Articles on Genetically Modified Food received from Richard Wolfson, Ph.D. - May and June 2001.




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"The doctor of the future will give no medicine, but will interest his patients in the care of the human frame, in diet and in the cause and prevention of disease."
- Thomas Edison

Cancer is a political problem more than it is a medical problem.

"Monsanto should not have to vouchsafe the safety of biotech food," said Phil Angell, Monsanto's director of corporate communications. "Our interest is in selling as much of it as possible. Assuring its safety is the FDA's job." 
- New York Times, October 25, 1998

"What the FDA is doing and what the public thinks it's doing are as different as night and day." - Dr. Herbert Ley, Former FDA Commissioner

"The FDA serves as the pharmaceutical industry's watchdog, which can be called upon to attack and destroy a potential competitor under the guise of protecting the public." - Dr. James P. Carter  


The following information courtesy of Richard Wolfson, PhD, Consumer Right to Know Campaign for Mandatory labeling and long-term testing of genetically engineered food.

Here are the May 2001 and June 2001 Biotech news columns from Alive magazine. It took me a little while to get the May one, so I am sending out both together


Reprinted with permission from the May 2001 issue of Alive: Canadian Journal of Health and Nutrition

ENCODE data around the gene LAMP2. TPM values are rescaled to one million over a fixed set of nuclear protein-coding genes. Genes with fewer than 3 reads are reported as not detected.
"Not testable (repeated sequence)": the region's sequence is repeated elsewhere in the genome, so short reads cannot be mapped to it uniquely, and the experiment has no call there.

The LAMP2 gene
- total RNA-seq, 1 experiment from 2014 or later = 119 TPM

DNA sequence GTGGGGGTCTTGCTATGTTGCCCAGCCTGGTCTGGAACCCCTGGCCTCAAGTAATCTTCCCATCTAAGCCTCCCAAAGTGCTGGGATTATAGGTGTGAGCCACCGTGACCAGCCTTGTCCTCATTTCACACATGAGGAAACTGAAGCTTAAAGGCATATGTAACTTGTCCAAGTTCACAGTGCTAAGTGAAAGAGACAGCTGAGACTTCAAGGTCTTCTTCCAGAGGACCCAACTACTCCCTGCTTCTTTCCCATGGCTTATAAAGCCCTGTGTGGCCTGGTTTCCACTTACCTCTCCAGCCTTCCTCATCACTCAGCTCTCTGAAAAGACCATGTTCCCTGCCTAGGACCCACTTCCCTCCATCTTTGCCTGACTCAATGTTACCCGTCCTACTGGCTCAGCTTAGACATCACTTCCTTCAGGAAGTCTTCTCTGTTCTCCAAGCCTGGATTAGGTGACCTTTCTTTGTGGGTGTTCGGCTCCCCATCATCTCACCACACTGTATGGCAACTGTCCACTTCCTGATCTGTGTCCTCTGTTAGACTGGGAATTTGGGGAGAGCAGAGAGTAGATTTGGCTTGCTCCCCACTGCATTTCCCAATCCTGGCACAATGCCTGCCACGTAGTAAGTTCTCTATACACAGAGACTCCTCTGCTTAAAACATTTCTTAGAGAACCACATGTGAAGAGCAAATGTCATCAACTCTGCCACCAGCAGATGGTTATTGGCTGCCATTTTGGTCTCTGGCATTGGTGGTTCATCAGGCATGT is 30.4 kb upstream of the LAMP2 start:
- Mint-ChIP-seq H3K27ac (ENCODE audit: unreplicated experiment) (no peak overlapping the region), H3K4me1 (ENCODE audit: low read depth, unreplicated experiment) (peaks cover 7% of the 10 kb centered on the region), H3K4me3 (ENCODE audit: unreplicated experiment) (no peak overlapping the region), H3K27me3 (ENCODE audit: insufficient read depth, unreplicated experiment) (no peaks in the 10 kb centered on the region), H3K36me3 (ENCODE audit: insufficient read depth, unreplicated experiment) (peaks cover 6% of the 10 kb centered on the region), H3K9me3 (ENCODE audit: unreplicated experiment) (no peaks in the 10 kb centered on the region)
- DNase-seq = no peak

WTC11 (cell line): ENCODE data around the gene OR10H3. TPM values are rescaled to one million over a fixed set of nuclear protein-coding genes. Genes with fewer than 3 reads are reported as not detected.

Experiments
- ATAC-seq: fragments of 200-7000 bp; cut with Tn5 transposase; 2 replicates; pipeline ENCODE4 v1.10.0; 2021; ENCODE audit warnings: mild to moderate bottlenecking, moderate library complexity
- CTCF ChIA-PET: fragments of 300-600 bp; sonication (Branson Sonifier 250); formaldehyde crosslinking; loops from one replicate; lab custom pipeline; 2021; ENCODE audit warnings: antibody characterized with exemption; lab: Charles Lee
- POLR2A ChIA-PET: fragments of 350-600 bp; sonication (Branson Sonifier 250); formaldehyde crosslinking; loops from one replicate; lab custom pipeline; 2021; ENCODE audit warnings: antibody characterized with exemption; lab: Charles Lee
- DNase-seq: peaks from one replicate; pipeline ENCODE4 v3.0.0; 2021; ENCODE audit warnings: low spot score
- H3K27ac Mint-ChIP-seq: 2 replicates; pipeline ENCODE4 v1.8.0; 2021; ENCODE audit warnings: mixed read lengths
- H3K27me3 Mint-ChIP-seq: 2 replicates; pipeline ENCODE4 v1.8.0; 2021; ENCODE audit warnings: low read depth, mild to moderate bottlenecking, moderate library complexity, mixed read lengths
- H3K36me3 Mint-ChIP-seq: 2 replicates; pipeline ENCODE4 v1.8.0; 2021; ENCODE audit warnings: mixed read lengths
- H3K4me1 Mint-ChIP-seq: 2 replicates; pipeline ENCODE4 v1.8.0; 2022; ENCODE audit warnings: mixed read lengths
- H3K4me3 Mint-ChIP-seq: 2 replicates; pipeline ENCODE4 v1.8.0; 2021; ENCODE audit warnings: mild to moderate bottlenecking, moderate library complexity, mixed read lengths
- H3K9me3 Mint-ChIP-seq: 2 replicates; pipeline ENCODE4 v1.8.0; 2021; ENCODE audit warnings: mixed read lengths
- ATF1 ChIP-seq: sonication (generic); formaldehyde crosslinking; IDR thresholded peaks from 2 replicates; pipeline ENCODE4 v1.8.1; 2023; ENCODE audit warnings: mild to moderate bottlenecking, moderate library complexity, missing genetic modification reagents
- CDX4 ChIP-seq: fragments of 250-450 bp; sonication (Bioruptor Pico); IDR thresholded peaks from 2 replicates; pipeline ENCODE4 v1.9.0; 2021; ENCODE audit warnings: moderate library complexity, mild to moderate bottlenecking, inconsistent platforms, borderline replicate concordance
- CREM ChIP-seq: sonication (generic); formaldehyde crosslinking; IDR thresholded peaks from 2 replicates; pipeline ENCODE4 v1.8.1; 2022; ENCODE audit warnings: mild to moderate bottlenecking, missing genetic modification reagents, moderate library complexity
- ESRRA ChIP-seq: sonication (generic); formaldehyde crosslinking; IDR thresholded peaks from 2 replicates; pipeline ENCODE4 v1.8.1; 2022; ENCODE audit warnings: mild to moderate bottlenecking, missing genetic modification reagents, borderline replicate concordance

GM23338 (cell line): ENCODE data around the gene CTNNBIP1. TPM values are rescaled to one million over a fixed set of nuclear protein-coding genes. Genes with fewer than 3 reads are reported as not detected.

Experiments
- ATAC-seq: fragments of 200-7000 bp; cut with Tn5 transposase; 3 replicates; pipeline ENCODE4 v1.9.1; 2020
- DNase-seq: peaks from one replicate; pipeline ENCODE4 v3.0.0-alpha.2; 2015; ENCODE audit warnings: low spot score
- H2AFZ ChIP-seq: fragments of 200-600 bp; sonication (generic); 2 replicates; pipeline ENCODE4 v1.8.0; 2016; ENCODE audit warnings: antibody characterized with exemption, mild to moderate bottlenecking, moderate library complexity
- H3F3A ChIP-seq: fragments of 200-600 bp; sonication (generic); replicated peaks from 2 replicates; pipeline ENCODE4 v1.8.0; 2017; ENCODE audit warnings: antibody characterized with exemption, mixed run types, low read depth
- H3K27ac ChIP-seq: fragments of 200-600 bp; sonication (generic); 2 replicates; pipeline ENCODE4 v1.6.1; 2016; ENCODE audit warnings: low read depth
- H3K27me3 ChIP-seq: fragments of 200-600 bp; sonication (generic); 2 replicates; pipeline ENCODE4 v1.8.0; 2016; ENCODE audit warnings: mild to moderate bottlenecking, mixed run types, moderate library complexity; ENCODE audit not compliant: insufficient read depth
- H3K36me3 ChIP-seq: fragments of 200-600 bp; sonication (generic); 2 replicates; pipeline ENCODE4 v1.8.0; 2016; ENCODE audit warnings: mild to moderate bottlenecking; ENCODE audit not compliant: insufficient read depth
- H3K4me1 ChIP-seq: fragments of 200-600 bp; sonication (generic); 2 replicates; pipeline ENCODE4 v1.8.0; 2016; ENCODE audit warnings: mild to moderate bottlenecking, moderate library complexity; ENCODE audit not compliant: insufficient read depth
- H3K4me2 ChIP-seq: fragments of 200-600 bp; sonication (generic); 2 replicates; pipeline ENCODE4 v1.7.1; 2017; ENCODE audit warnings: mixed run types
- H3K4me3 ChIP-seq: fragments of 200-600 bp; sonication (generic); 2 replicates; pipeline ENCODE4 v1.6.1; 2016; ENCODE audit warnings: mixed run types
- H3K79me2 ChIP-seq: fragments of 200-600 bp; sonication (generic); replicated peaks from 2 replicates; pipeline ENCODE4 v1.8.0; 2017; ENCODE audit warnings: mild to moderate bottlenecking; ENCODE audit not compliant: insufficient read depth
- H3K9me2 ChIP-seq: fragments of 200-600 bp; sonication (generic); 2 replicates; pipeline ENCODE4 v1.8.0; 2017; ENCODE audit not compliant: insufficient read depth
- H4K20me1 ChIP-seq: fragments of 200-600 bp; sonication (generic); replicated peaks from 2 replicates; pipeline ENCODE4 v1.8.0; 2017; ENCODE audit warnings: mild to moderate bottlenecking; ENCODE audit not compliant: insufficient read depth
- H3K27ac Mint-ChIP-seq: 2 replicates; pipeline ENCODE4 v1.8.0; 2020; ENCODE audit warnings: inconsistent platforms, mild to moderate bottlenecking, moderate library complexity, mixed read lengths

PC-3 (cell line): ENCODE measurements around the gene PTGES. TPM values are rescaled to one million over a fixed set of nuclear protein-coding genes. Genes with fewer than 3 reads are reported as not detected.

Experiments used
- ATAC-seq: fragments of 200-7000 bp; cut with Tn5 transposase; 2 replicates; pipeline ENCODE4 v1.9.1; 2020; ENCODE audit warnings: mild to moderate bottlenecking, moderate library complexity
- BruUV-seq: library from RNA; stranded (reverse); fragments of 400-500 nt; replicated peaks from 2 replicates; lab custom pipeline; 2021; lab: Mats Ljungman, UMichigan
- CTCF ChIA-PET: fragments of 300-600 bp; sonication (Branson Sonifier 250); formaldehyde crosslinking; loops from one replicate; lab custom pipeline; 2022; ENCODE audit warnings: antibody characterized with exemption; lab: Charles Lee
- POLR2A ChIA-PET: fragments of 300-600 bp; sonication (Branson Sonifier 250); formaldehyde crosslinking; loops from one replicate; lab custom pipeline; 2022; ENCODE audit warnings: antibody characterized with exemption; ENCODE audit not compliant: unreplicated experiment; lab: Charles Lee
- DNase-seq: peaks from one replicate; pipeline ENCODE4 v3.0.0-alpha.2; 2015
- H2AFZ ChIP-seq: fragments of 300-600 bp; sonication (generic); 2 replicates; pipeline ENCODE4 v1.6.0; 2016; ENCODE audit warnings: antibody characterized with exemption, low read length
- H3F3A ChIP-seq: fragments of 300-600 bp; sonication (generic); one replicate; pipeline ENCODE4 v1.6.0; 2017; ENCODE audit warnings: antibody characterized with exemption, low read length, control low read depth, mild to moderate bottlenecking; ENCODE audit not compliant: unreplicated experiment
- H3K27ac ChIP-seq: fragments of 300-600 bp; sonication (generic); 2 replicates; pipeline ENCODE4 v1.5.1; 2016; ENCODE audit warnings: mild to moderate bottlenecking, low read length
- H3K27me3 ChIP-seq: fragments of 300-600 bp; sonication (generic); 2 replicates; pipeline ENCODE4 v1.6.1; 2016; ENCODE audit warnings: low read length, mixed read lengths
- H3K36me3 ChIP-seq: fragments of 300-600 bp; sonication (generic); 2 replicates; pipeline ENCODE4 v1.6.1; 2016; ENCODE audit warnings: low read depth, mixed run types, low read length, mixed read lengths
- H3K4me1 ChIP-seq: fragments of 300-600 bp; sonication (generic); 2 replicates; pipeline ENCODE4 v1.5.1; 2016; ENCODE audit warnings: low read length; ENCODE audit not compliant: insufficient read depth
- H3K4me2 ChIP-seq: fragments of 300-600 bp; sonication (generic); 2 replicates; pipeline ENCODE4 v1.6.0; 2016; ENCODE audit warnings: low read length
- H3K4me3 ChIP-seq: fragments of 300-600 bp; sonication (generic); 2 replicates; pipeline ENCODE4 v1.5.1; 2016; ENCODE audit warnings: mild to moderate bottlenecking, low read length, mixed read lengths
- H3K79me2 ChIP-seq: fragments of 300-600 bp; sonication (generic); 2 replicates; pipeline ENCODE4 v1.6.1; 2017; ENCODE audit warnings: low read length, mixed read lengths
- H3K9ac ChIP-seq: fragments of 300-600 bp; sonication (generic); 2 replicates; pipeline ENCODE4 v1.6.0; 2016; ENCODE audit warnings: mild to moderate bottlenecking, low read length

Biotech News
by Richard Wolfson, Ph.D.

Aventis Lawsuits Mounting

Aventis, the manufacturer of StarLink corn, is being slapped with a series of class-action lawsuits by farmers across the USA. Farmers are seeking compensation for financial damage from cross pollination and commingling of the unapproved corn with regular varieties. StarLink, which was approved for animal use only, found its way into the human food supply. Food industry consultants say that StarLink will cost the food industry billions of dollars and has thrown the future of genetically modified foods into doubt.

Nematodes Infest Biotech Cotton

Research recently published in the Journal of Cotton Science shows that biotech cotton is more susceptible to the root-knot nematode, a widespread and serious insect pest of cotton. In the past, cotton was bred to be resistant to the pest.  However, biotech varieties show increased infestation and nematode damage. This finding highlights the potential for weakened traits in genetic varieties due to the unpredictable side-effects of genetic manipulation.